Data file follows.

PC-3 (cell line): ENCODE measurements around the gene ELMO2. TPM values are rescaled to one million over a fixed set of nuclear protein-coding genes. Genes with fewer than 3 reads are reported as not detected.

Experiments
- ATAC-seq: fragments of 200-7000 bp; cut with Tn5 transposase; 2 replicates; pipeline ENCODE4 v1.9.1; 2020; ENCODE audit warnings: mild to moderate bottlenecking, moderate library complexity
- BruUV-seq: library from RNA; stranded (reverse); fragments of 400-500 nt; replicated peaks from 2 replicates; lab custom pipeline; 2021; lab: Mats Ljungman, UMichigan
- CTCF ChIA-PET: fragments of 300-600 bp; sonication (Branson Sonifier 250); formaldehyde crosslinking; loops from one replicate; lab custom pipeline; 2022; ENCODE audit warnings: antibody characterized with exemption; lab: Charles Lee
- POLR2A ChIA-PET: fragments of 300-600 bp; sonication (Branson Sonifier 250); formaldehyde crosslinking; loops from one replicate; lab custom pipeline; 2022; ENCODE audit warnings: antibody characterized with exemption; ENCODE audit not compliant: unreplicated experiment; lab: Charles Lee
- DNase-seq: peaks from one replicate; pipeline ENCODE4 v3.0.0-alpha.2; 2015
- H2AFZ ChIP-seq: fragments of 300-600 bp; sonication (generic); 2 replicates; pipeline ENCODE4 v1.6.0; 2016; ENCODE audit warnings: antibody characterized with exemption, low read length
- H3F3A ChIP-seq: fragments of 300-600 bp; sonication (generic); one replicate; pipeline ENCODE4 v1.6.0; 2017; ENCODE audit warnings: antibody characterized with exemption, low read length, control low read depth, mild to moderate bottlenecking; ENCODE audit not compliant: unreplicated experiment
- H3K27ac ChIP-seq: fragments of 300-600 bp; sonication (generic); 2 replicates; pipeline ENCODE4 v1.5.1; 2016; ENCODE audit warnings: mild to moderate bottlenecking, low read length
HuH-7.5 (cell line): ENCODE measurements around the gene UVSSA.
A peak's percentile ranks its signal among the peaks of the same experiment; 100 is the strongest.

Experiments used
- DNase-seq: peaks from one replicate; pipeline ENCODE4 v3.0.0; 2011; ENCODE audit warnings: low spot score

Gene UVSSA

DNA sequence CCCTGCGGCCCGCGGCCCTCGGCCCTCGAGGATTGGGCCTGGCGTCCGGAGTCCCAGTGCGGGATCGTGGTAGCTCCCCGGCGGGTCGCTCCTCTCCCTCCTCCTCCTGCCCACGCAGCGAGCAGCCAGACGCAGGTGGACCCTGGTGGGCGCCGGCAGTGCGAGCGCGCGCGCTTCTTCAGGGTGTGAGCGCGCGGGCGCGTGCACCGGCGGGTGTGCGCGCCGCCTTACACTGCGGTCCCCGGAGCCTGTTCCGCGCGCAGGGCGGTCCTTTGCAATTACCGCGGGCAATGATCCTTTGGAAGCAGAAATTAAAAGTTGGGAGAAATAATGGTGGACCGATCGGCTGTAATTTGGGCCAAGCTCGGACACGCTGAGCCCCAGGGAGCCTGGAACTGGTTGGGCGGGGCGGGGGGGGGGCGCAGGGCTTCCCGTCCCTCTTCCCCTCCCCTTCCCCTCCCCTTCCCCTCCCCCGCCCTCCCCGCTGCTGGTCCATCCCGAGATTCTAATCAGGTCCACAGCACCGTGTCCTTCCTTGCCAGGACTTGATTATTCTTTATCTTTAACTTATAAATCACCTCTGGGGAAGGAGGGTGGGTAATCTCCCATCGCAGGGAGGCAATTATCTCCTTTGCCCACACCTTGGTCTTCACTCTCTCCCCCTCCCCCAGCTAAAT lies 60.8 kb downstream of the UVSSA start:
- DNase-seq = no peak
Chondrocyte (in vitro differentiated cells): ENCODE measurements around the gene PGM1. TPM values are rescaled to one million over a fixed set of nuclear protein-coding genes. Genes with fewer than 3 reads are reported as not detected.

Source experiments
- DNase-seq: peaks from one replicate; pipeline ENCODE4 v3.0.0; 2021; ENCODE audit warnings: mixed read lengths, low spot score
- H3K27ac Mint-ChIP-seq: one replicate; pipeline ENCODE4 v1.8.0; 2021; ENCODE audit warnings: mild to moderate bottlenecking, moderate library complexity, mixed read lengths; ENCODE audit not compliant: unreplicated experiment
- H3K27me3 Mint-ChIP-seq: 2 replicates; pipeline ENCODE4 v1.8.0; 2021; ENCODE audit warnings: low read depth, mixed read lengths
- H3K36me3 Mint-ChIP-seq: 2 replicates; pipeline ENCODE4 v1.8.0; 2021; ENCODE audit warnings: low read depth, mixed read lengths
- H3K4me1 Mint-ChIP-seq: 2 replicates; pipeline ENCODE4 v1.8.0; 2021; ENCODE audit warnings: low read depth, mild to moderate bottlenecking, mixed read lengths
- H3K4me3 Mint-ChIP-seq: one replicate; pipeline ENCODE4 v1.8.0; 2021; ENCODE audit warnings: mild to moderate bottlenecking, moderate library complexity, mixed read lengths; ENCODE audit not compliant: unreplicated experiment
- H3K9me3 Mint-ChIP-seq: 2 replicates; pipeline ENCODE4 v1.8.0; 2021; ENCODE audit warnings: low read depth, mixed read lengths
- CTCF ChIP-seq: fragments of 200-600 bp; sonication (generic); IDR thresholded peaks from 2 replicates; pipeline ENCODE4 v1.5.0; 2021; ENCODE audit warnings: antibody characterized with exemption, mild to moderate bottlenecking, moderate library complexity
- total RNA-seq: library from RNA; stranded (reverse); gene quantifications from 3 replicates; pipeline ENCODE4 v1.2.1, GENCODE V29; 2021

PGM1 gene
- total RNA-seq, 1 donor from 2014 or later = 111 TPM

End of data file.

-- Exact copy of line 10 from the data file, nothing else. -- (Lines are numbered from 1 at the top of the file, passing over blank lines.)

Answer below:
- H3K27ac ChIP-seq: fragments of 300-600 bp; sonication (generic); 2 replicates; pipeline ENCODE4 v1.5.1; 2016; ENCODE audit warnings: mild to moderate bottlenecking, low read length